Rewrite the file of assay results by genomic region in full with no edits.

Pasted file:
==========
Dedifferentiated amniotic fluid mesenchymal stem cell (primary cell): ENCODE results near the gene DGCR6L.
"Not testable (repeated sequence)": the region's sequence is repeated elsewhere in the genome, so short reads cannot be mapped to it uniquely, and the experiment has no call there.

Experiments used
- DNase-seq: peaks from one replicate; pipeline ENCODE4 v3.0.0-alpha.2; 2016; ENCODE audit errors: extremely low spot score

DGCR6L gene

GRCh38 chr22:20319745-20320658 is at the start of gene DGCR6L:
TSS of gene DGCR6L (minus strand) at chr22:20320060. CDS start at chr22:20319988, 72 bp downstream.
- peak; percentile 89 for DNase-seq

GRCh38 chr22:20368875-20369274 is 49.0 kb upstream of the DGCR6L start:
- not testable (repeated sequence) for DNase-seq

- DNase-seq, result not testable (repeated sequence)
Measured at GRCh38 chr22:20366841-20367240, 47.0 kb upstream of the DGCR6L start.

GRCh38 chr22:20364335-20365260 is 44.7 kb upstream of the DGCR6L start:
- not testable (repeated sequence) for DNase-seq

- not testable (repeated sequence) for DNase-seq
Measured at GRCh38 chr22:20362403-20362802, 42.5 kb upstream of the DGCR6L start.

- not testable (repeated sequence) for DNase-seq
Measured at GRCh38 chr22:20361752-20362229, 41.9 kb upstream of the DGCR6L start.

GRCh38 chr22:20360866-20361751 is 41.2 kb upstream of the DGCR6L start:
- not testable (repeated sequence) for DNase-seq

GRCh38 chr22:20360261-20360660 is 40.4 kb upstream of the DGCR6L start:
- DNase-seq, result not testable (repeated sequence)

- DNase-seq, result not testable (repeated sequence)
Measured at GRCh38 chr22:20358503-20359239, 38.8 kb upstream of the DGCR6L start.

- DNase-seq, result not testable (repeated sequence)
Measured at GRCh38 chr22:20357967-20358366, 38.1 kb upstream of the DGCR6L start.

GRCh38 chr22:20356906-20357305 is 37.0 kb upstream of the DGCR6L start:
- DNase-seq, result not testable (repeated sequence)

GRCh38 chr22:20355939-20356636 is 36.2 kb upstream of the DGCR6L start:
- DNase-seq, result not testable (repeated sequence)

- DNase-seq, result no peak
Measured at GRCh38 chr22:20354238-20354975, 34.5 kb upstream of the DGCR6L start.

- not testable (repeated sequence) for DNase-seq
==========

Dedifferentiated amniotic fluid mesenchymal stem cell (primary cell): ENCODE results near the gene DGCR6L.
"Not testable (repeated sequence)": the region's sequence is repeated elsewhere in the genome, so short reads cannot be mapped to it uniquely, and the experiment has no call there.

Experiments used
- DNase-seq: peaks from one replicate; pipeline ENCODE4 v3.0.0-alpha.2; 2016; ENCODE audit errors: extremely low spot score

DGCR6L gene

GRCh38 chr22:20319745-20320658 is at the start of gene DGCR6L:
TSS of gene DGCR6L (minus strand) at chr22:20320060. CDS start at chr22:20319988, 72 bp downstream.
- peak; percentile 89 for DNase-seq

GRCh38 chr22:20368875-20369274 is 49.0 kb upstream of the DGCR6L start:
- not testable (repeated sequence) for DNase-seq

- DNase-seq, result not testable (repeated sequence)
Measured at GRCh38 chr22:20366841-20367240, 47.0 kb upstream of the DGCR6L start.

GRCh38 chr22:20364335-20365260 is 44.7 kb upstream of the DGCR6L start:
- not testable (repeated sequence) for DNase-seq

- not testable (repeated sequence) for DNase-seq
Measured at GRCh38 chr22:20362403-20362802, 42.5 kb upstream of the DGCR6L start.

- not testable (repeated sequence) for DNase-seq
Measured at GRCh38 chr22:20361752-20362229, 41.9 kb upstream of the DGCR6L start.

GRCh38 chr22:20360866-20361751 is 41.2 kb upstream of the DGCR6L start:
- not testable (repeated sequence) for DNase-seq

GRCh38 chr22:20360261-20360660 is 40.4 kb upstream of the DGCR6L start:
- DNase-seq, result not testable (repeated sequence)

- DNase-seq, result not testable (repeated sequence)
Measured at GRCh38 chr22:20358503-20359239, 38.8 kb upstream of the DGCR6L start.

- DNase-seq, result not testable (repeated sequence)
Measured at GRCh38 chr22:20357967-20358366, 38.1 kb upstream of the DGCR6L start.

GRCh38 chr22:20356906-20357305 is 37.0 kb upstream of the DGCR6L start:
- DNase-seq, result not testable (repeated sequence)

GRCh38 chr22:20355939-20356636 is 36.2 kb upstream of the DGCR6L start:
- DNase-seq, result not testable (repeated sequence)

- DNase-seq, result no peak
Measured at GRCh38 chr22:20354238-20354975, 34.5 kb upstream of the DGCR6L start.

- not testable (repeated sequence) for DNase-seq